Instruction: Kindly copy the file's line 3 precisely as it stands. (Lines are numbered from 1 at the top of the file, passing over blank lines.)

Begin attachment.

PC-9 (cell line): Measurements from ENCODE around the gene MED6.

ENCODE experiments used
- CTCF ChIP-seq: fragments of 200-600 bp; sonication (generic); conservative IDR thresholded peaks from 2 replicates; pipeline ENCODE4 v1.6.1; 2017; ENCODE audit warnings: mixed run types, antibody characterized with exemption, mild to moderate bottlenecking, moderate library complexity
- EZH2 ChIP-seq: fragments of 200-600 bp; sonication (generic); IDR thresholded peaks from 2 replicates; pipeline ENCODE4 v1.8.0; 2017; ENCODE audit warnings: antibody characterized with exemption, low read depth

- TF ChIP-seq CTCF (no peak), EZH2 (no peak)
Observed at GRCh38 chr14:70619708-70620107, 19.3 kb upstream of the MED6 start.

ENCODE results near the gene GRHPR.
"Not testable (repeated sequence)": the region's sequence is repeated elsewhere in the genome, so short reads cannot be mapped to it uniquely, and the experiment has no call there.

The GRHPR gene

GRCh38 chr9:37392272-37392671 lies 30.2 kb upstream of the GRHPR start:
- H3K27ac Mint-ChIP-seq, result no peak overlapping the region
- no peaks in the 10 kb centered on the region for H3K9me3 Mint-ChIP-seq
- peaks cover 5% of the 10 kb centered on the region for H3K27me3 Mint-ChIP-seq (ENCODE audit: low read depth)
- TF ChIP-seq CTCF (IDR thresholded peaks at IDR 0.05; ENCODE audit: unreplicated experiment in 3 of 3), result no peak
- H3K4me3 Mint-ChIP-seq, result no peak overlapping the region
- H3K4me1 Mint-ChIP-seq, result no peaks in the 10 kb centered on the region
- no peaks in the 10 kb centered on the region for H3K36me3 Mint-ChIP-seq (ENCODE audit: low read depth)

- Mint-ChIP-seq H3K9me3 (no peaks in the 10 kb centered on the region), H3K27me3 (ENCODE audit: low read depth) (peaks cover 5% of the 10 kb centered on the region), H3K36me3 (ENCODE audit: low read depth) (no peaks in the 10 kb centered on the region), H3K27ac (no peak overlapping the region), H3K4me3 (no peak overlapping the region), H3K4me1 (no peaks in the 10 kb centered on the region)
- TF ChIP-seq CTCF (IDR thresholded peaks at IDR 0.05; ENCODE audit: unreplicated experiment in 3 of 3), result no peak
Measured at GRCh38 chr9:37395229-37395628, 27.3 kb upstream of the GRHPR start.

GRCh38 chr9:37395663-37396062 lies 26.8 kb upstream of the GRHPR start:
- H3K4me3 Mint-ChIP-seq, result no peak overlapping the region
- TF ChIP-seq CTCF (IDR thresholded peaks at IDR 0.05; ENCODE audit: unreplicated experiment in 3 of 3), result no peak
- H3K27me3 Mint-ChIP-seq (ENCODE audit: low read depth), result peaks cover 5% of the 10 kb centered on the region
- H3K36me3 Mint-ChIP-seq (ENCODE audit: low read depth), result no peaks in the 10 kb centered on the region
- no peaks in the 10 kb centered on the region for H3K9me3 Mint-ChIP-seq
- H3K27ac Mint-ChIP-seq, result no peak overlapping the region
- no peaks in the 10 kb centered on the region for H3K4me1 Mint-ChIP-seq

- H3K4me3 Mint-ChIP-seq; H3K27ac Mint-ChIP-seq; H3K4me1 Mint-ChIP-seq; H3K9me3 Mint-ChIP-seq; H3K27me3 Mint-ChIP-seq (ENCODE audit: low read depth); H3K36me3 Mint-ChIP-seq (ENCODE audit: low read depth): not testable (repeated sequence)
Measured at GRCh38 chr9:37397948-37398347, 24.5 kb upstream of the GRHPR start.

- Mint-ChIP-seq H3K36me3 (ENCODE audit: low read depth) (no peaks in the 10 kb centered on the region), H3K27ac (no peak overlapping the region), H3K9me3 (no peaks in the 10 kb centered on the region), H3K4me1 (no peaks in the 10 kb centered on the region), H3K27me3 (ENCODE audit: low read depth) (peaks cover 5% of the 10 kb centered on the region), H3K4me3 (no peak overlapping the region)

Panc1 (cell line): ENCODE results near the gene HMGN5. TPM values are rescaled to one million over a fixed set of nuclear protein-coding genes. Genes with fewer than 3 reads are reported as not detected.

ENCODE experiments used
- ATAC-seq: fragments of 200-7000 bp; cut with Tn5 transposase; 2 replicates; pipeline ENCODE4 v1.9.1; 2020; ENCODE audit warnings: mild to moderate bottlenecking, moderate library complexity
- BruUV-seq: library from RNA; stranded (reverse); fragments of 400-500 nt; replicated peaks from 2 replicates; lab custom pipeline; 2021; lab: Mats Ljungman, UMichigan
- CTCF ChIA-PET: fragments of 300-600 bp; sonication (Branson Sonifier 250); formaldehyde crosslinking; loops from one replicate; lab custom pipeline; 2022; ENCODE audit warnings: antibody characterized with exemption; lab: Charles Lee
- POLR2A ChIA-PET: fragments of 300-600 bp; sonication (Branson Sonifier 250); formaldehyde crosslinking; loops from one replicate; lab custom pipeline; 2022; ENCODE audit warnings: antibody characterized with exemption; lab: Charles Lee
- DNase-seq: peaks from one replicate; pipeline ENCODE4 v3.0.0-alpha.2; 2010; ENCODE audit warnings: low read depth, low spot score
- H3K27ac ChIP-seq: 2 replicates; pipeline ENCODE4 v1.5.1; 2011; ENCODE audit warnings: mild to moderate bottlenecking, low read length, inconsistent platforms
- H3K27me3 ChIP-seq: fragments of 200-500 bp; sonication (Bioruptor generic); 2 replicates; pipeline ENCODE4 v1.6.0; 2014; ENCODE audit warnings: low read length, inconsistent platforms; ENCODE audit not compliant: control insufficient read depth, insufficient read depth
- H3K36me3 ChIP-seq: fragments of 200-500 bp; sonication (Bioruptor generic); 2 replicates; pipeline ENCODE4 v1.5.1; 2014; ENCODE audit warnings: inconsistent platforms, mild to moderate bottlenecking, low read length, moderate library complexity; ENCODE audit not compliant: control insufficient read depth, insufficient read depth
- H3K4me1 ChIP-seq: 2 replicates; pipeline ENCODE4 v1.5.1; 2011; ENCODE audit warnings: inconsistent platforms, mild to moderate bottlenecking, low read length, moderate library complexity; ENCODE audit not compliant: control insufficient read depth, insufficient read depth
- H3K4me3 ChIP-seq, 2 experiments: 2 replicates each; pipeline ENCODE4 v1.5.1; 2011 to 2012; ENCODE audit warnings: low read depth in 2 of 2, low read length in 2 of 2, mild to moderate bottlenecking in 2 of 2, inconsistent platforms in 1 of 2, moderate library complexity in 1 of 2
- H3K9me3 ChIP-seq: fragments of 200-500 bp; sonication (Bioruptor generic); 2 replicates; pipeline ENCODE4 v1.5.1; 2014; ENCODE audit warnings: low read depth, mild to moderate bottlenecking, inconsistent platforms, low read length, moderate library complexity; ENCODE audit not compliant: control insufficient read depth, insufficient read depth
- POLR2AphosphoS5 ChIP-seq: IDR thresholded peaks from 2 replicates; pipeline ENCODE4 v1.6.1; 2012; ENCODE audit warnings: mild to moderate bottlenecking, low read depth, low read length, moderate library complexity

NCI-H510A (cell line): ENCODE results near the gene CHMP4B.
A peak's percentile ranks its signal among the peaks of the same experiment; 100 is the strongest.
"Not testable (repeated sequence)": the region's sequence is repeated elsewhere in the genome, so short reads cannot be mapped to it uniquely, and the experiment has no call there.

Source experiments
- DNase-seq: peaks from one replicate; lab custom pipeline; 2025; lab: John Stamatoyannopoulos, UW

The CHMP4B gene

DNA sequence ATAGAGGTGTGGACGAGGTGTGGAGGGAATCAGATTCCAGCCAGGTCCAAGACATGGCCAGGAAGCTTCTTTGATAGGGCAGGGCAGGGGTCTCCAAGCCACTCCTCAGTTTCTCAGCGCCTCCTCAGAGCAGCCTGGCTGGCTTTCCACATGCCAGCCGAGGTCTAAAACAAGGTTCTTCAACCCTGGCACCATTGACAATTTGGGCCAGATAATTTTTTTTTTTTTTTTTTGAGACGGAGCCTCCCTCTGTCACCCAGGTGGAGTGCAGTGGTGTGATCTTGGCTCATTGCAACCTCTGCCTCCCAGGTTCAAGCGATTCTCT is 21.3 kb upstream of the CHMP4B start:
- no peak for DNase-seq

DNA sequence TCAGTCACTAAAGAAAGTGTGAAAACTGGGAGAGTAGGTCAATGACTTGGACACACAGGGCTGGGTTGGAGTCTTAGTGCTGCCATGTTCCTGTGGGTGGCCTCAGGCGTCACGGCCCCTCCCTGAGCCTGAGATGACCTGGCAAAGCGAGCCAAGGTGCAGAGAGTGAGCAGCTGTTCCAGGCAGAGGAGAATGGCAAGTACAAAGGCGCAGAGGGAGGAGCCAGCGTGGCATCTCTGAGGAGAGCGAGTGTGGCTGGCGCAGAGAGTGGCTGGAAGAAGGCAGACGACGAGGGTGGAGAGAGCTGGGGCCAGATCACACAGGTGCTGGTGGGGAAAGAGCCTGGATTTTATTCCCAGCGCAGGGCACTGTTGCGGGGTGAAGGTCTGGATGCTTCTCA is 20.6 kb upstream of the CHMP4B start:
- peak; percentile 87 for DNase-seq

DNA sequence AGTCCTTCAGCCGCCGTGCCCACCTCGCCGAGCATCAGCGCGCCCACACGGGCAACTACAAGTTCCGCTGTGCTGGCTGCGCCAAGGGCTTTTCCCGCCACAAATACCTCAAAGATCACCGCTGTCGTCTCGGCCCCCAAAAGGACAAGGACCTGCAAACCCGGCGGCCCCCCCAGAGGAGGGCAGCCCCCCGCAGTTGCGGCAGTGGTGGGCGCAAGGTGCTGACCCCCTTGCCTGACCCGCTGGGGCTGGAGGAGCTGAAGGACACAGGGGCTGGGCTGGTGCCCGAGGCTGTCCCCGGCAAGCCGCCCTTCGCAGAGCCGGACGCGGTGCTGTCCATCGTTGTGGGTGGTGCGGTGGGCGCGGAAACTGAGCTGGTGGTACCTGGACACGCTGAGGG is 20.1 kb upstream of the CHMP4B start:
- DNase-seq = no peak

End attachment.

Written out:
- CTCF ChIP-seq: fragments of 200-600 bp; sonication (generic); conservative IDR thresholded peaks from 2 replicates; pipeline ENCODE4 v1.6.1; 2017; ENCODE audit warnings: mixed run types, antibody characterized with exemption, mild to moderate bottlenecking, moderate library complexity